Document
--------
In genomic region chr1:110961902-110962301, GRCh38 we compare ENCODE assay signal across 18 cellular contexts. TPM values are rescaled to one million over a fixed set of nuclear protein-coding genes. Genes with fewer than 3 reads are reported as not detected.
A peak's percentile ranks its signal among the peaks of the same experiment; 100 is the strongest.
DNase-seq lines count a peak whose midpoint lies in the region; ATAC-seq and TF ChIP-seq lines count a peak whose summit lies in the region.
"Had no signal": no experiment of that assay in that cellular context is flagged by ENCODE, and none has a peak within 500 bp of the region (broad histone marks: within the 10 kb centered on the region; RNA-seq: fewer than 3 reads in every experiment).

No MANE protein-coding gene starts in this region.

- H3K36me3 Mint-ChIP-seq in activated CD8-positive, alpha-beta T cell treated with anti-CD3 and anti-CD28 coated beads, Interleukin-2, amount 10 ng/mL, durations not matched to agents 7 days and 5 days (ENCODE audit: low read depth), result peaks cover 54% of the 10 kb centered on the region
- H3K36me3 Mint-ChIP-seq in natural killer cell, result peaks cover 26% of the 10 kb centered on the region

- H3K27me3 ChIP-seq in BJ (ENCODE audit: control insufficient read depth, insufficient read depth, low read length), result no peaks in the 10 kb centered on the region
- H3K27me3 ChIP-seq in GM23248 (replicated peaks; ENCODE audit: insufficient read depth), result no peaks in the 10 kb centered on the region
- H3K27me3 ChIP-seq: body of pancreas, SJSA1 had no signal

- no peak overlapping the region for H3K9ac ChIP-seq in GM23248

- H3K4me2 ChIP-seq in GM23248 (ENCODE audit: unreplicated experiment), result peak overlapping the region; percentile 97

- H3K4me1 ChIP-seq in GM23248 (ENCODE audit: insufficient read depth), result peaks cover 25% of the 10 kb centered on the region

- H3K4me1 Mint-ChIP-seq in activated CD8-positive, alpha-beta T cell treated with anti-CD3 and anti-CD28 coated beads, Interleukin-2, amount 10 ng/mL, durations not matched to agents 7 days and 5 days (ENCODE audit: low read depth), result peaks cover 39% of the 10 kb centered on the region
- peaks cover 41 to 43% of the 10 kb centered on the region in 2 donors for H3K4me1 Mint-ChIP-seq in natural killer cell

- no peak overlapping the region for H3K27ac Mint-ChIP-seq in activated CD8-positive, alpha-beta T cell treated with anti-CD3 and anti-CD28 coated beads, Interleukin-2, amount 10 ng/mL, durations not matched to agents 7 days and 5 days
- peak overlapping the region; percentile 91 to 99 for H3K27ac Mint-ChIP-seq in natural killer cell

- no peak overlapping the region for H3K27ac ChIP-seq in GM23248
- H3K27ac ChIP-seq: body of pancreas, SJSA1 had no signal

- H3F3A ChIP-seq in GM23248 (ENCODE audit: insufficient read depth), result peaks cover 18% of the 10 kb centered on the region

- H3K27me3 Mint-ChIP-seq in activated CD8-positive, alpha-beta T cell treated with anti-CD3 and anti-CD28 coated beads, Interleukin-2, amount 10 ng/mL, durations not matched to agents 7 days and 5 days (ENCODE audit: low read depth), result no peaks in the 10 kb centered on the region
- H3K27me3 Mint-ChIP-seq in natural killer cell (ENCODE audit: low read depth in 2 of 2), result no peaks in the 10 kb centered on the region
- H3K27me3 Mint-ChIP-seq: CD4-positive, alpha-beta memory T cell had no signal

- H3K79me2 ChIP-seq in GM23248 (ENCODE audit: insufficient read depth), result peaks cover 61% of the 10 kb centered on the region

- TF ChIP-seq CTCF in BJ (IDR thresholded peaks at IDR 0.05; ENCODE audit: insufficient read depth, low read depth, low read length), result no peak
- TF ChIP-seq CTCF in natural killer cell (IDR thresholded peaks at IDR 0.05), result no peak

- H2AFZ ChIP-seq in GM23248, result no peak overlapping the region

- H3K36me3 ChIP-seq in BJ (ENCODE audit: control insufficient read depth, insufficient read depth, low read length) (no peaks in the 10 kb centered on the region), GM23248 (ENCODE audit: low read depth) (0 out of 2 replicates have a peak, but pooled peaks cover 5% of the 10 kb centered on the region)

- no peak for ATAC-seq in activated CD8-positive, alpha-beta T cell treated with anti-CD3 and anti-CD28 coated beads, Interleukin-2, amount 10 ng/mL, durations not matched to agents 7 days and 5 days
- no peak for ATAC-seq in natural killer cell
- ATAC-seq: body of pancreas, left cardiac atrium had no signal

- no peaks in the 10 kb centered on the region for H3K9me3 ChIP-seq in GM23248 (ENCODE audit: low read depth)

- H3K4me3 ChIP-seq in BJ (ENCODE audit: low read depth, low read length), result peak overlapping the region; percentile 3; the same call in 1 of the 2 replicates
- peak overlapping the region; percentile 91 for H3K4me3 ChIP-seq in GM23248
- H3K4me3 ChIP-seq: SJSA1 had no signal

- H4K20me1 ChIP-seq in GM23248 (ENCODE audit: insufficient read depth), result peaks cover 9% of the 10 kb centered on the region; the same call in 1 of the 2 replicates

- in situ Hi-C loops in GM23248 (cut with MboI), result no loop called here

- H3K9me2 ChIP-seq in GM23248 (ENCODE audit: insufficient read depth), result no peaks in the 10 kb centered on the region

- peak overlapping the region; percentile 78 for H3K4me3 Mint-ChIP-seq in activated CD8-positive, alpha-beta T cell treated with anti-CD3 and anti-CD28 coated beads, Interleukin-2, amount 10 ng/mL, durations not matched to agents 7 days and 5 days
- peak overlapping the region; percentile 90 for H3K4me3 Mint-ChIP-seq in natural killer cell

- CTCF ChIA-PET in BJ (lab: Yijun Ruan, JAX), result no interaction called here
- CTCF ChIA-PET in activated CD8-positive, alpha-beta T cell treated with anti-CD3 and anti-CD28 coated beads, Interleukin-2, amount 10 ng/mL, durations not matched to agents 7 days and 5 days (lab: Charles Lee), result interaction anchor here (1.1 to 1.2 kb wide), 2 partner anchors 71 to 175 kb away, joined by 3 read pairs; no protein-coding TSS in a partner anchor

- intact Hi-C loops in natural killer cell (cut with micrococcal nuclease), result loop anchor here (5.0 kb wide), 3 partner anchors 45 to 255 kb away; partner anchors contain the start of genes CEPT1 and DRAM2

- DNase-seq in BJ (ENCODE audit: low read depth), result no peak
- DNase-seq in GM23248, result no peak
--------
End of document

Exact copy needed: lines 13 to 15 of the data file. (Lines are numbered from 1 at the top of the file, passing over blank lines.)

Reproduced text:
- H3K4me1 ChIP-seq in GM23248 (ENCODE audit: insufficient read depth), result peaks cover 25% of the 10 kb centered on the region

- H3K4me1 Mint-ChIP-seq in activated CD8-positive, alpha-beta T cell treated with anti-CD3 and anti-CD28 coated beads, Interleukin-2, amount 10 ng/mL, durations not matched to agents 7 days and 5 days (ENCODE audit: low read depth), result peaks cover 39% of the 10 kb centered on the region
- peaks cover 41 to 43% of the 10 kb centered on the region in 2 donors for H3K4me1 Mint-ChIP-seq in natural killer cell